Another unanswered question right now is exactly how these germs are managing to stay alive in beach-adjacent ticks. In the woods of California, there are known hosts like gray squirrels, but there aren’t any obvious candidates that would allow these bacteria to keep circulating in the area. Lizards, as mentioned before, would often be a dead end for Lyme bacteria. More research will be needed to understand the ecology of these ticks and their bacteria.

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In the meantime, the authors argue that the people going to these beaches need to know about the potential danger of coming across ticks so they can prepare accordingly.

“I’m not trying to ruin anyone’s vacation or outdoor time,” Salkeld told the Washington Post, but he added that people should “always be aware that ticks are around in most of the habitats in California.”

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The Centers for Disease Control and Prevention recommends that if people expect to visit places where ticks are found, they should wear insect repellent, treat their clothing with 0.5% permethrin, and generally avoid wooded and brushy areas with high grass and leaf litter. Afterwards, they should check themselves, their pets, and their clothing for ticks and remove them safely if needed. Taking a shower within two hours of returning from an excursion is also thought to reduce the risk of tickborne illness, by washing off unattached ticks and allowing for a clearer body inspection.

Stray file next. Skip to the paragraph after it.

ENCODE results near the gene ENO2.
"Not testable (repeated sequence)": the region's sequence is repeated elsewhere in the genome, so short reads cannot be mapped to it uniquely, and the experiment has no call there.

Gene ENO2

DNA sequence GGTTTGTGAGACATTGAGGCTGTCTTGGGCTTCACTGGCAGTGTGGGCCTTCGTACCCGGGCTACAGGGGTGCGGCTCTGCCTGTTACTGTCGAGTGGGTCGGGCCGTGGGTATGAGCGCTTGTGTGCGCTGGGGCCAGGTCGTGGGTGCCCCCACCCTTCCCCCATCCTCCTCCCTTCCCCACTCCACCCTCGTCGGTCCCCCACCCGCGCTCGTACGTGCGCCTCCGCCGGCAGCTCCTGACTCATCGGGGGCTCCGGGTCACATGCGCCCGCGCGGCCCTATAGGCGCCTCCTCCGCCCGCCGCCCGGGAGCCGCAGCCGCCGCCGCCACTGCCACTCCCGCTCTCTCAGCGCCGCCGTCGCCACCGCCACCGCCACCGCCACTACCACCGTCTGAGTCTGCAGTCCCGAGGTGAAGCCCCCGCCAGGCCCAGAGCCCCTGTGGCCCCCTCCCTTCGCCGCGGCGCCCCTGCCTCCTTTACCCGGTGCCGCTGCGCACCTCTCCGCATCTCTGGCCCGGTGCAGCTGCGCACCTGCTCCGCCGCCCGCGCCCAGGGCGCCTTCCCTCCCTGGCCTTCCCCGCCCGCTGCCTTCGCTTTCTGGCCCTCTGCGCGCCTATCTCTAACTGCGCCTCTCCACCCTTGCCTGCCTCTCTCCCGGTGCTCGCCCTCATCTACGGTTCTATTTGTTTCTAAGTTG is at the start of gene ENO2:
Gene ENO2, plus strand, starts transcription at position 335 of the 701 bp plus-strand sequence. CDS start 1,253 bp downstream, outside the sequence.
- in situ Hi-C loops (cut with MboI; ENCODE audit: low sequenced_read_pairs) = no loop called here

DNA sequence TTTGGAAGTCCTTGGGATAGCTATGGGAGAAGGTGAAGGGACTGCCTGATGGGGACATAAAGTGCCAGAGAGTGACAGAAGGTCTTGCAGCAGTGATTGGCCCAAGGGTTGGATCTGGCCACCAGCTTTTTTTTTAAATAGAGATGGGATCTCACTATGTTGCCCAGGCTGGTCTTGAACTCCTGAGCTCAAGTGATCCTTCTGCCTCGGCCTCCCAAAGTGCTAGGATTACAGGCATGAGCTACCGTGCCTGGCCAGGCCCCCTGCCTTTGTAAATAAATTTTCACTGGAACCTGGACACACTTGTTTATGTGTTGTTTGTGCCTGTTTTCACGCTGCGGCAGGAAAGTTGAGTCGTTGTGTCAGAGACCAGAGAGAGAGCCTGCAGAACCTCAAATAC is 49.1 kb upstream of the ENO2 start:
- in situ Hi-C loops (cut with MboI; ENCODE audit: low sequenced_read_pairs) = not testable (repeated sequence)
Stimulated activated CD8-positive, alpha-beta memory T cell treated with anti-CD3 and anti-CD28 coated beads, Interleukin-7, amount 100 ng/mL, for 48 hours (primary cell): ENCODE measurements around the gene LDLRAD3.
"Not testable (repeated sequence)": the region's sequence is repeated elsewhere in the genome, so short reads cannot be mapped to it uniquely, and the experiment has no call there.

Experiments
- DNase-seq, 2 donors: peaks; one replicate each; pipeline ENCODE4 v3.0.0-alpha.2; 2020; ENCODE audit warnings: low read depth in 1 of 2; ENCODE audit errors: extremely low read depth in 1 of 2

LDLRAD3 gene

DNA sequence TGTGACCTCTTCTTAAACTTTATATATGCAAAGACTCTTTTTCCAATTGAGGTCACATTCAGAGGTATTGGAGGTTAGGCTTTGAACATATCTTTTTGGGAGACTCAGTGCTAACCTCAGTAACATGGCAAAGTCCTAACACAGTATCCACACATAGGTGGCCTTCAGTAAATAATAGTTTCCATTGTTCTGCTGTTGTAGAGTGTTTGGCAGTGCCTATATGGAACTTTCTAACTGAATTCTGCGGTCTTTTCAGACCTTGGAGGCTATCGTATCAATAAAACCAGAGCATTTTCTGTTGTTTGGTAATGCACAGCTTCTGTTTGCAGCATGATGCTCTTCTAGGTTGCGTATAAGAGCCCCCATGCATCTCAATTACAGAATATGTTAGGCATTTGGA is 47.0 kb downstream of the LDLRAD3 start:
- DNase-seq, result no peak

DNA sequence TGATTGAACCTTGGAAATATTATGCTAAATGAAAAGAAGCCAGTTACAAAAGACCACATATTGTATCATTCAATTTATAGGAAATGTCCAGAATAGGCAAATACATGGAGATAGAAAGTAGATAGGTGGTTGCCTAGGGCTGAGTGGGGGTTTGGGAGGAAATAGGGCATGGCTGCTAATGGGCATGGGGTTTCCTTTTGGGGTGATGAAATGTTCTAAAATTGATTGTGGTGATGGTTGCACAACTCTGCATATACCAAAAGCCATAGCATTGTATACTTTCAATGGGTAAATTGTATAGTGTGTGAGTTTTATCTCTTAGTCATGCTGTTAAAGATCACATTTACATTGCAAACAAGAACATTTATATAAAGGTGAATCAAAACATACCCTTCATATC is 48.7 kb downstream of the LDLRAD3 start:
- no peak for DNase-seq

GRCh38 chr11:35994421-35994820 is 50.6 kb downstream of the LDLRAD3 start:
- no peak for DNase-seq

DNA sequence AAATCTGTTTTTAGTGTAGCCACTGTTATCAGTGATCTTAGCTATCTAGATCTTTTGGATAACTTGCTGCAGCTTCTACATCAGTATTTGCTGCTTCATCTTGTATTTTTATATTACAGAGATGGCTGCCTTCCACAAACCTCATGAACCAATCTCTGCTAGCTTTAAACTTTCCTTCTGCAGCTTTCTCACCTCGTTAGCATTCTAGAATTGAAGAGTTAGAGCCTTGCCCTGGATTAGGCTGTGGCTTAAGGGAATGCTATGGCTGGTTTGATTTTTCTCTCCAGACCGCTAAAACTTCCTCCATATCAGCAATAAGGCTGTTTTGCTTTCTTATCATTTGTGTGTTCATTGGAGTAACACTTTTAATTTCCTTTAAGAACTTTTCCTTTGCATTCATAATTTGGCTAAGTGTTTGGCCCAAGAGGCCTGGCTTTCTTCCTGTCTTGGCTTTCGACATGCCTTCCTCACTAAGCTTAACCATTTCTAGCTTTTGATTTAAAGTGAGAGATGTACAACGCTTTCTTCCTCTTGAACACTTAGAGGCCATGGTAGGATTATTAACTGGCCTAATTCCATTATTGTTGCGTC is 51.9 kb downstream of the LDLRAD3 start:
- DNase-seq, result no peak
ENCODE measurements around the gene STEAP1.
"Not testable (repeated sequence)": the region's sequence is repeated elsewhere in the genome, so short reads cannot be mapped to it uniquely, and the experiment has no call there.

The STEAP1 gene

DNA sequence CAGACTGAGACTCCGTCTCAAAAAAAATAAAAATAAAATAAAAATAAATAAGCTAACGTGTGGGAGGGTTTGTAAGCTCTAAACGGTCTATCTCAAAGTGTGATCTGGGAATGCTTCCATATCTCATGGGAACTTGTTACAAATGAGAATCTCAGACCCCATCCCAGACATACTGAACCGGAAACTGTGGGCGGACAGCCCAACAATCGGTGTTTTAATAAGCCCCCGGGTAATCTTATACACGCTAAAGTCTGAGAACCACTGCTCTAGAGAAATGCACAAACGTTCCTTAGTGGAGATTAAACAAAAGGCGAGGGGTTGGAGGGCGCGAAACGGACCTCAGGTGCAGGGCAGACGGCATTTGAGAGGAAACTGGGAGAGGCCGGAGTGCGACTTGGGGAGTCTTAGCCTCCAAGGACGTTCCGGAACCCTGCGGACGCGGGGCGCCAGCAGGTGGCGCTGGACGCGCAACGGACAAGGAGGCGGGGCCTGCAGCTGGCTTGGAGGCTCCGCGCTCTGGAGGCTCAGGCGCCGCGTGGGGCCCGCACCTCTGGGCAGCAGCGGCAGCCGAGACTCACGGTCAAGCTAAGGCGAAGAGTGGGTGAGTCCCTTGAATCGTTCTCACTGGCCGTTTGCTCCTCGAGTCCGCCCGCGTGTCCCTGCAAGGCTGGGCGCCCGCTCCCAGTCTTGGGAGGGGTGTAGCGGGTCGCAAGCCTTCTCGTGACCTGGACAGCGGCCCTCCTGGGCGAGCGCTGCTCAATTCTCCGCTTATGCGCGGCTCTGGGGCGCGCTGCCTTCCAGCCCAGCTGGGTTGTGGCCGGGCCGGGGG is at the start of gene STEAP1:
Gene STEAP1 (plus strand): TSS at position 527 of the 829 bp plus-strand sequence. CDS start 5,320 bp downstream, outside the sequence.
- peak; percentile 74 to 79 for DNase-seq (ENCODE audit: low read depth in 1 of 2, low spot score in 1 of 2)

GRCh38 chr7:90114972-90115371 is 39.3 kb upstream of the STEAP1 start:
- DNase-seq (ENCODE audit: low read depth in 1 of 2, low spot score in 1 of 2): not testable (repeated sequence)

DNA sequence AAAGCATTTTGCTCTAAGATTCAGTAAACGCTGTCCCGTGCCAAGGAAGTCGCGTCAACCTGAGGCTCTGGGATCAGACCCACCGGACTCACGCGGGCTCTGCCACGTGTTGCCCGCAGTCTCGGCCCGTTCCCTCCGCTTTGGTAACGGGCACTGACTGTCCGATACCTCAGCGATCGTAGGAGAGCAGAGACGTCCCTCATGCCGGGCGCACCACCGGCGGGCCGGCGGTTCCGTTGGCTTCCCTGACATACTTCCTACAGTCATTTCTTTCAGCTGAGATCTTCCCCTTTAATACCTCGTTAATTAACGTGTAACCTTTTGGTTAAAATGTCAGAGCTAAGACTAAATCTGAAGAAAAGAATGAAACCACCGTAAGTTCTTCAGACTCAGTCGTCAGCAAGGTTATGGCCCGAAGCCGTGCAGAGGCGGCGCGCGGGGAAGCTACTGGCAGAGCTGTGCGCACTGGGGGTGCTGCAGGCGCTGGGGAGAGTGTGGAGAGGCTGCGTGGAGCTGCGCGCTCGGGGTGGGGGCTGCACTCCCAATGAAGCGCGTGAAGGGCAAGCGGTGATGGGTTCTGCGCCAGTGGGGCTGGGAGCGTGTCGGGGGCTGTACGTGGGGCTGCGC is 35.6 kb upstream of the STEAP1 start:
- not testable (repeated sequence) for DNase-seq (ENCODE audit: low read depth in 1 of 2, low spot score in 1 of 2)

Born and raised in NYC, Ed covers public health, disease, and weird animal science for Gizmodo. He has previously reported for the Atlantic, Vice, Pacific Standard, and Undark Magazine.

DISCUSSION

ryubot4000
Ryuthrowsstuff

This really shouldn’t be a surprise. Ticks have *always* been at the beach. Here in the North East its one of the main areas of focus and it’s well know among the public that beach side vegetation is a serious tick risk.

Hell the two main sites for the identification and early study of Lyme Disease, Lyme CT and Montauk NY are both beach front communities.

Deer of various sorts love marshes and dunes, these beach side scrub area are loaded with them. Along with mice and other rodents, and BIRDS all common tick hosts capable of spreading tick bourne illness.

There’s decades of research from the East Coast and upper Midwest showing these environments are prime tick habitat and that both ticks and these diseases have more hosts and vectors than we used to think (in the 70's).

Given that this is either initial research towards *identifying* those vectors and hosts, since you can expect them. Or some one was minimally familiar with the subject and “discovered” something specialists already knew or expected.